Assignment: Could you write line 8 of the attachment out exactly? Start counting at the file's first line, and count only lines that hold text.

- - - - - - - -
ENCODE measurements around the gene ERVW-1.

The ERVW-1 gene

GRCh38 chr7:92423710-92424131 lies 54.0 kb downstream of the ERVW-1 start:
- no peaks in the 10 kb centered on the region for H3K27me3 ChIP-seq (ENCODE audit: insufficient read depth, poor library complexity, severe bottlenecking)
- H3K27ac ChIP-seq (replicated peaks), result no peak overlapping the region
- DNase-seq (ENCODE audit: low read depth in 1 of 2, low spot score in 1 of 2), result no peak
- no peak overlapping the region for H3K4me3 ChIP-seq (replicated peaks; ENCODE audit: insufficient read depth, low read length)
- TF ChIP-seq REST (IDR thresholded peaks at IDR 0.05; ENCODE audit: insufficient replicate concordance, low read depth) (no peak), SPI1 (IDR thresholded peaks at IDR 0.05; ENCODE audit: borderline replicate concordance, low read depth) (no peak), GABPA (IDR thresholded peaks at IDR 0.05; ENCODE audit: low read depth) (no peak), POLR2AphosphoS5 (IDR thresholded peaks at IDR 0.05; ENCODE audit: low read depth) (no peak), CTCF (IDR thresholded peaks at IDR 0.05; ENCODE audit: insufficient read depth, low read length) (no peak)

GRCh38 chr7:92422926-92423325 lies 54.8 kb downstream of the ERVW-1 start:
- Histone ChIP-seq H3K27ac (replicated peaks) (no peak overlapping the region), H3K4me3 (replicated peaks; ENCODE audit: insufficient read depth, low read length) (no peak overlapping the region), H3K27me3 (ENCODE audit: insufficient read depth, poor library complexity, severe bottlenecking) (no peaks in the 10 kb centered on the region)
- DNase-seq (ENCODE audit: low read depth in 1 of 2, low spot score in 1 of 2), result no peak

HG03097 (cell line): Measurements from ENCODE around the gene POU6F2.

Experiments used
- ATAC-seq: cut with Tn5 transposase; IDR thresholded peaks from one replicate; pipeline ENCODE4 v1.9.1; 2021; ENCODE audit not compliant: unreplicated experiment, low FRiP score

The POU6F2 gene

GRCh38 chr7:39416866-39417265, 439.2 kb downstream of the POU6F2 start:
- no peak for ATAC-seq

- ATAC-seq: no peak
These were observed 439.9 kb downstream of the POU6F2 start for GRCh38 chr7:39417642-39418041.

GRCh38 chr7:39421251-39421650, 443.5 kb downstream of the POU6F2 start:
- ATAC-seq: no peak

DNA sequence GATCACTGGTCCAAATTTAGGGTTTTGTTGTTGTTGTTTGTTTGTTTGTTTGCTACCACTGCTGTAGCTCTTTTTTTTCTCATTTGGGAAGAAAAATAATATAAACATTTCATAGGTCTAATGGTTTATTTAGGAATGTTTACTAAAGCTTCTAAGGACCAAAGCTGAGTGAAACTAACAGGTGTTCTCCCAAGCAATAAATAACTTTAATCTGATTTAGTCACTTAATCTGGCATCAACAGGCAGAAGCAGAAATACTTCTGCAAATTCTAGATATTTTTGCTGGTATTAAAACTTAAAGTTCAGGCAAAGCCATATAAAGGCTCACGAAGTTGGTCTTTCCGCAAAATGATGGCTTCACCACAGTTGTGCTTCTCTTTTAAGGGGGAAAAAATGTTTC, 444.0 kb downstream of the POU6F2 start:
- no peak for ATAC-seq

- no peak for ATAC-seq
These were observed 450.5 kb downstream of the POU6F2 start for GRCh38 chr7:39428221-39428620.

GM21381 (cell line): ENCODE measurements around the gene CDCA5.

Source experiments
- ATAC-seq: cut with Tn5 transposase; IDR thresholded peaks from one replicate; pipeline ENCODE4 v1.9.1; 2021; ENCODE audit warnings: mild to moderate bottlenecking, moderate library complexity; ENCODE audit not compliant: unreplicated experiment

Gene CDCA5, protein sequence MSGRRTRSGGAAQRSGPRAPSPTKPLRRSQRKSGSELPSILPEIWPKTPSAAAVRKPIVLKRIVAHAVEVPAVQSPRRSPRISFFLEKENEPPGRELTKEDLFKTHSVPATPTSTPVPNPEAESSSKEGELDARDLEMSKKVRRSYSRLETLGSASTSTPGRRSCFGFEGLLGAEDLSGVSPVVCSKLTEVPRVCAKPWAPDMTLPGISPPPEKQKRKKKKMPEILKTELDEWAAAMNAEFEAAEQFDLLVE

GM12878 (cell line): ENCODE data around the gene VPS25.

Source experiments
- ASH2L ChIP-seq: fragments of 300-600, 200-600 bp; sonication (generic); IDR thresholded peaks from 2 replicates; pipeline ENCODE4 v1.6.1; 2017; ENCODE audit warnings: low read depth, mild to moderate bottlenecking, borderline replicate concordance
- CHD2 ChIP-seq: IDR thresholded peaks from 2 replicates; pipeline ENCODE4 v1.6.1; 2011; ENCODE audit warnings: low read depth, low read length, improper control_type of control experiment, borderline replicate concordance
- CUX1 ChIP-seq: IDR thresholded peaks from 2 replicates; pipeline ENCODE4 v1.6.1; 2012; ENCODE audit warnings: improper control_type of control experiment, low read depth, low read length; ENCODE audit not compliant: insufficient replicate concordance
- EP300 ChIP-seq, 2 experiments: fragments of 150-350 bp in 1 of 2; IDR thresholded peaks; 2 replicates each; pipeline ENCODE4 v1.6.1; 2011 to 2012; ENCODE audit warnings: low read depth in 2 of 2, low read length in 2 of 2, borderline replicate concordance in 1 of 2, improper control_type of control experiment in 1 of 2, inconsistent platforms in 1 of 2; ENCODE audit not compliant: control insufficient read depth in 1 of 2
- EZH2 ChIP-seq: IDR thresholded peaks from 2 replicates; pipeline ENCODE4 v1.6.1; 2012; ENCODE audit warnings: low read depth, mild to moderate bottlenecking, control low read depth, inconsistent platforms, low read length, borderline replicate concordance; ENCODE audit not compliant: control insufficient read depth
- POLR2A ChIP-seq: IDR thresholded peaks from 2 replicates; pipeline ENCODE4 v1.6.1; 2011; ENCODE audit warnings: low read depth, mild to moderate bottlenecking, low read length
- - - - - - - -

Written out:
- TF ChIP-seq REST (IDR thresholded peaks at IDR 0.05; ENCODE audit: insufficient replicate concordance, low read depth) (no peak), SPI1 (IDR thresholded peaks at IDR 0.05; ENCODE audit: borderline replicate concordance, low read depth) (no peak), GABPA (IDR thresholded peaks at IDR 0.05; ENCODE audit: low read depth) (no peak), POLR2AphosphoS5 (IDR thresholded peaks at IDR 0.05; ENCODE audit: low read depth) (no peak), CTCF (IDR thresholded peaks at IDR 0.05; ENCODE audit: insufficient read depth, low read length) (no peak)